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Temple of Edfu Continued....
The temple contains many images of Horus including two statues of the Horus falcon which stand before the main gateway. Horus, was first worshipped as a sun god but later became identified as son of Isis and Osiris.There are many releifs in the temple but the majority are located on the inside of the first pylon. As Hathor was believed to be Horus' partner/husband the reliefs spiritually connect Hathor with Horus. The reliefs include a scence shwoing the Feast of the Beautiful Meeting, the annual reunion between Horus and his wife Hathor.
As stated on the Dendera page during the third month of summer, the priests at the Dendera complex would place the statue of Hathor on her barque (a ceremonial barge) and bring her to Edfu Temple. The Ancient Egyptians believed that this ceremonial visiting enabled Horus and Hathor to share a conjugal visit. Each night Hathor and Horus would retire to the mamissi just outside the main temple. The Mamissi consists of a court, antechamber and sanctuary. The reliefs in the mamissi depict the birth of Harsomtus (son of Horus & Hathor), the God Bes, birth scenes and Ihi (Harsomptus), nursed by Hathor..
There are also a number of chapels around the sanctuary including the Chapel of Min, Chapel of the throne of Re, Chapels of Khonsu and Hathor, and a chapel of the spread wings, dedicated to Mehit. The ancient Egyptians believed that Mehit was a lioness who guarded the path the soul passed along on resurrection journey.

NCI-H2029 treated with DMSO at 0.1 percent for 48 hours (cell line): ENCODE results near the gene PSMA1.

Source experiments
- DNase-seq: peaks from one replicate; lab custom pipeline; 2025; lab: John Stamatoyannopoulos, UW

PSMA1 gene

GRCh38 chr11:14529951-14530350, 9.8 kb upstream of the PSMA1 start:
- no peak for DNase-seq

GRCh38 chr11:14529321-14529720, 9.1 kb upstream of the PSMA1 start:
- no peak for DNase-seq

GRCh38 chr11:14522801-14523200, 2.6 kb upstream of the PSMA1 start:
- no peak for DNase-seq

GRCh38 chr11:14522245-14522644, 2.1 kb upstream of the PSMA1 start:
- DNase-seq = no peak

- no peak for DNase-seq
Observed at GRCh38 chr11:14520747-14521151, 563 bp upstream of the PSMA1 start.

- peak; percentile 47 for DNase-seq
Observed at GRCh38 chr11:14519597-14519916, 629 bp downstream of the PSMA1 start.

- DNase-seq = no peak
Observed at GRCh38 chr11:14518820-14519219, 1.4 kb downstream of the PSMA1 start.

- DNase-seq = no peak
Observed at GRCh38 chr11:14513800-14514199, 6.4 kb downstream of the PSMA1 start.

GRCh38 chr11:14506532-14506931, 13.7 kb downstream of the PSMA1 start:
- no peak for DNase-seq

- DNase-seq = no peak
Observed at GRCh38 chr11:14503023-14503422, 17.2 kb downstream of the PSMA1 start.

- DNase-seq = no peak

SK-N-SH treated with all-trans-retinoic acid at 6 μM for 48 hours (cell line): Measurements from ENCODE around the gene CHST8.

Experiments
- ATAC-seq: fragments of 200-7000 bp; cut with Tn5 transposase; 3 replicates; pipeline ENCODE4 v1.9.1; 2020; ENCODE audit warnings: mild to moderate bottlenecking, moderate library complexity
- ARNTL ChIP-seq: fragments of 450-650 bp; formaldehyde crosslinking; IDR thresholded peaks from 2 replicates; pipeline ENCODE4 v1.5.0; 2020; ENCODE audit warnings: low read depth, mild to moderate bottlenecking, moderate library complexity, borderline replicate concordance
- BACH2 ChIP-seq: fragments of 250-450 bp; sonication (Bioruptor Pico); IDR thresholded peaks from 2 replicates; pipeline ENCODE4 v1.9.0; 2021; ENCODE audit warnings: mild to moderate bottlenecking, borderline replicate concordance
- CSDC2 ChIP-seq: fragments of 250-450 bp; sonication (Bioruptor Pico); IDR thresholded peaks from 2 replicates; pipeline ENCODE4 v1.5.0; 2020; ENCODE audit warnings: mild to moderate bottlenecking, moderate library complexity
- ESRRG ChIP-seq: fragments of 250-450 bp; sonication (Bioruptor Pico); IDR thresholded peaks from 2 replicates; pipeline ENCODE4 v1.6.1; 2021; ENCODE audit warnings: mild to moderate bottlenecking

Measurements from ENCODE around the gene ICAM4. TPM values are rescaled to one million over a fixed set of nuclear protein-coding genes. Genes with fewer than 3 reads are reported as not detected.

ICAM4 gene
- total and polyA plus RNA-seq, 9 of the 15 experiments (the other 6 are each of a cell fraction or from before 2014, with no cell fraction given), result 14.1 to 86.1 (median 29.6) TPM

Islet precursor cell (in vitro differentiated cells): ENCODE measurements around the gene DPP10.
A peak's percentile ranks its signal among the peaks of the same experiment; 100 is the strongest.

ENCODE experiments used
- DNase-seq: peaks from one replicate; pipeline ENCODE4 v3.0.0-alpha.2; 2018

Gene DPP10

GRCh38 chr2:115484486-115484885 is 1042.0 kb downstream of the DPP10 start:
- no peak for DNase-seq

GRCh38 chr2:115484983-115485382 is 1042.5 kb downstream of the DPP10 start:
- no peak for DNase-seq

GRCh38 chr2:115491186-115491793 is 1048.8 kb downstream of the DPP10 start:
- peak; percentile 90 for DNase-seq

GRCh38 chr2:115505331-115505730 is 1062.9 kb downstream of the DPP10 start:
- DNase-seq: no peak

There is also the Chapel of the New Year, which is a sun court similar to that located at Dendera. The ceiling of the chapel shows the journey of the solar barque through the Twelve Hours of the day. During the Festival of the New Year, the statue of Horus would be taken from the chapel to the roof terrace so that the sun would recharge it.
OTHER SITES OF INTEREST NEAR TEMPLE AT EDFU
Any buildings/structures that would have supported the functions of the temple such as houses for the priests, kitchens, abattoirs, storehouses or the sacred lake remain buried underneath the modern town.This is because the temple at Edfu itself was buried underneath sand until 1860 Auguste Mariette, the first Director of the Egyptian Antiquities Service commissioned excavation of the site at Edfu.
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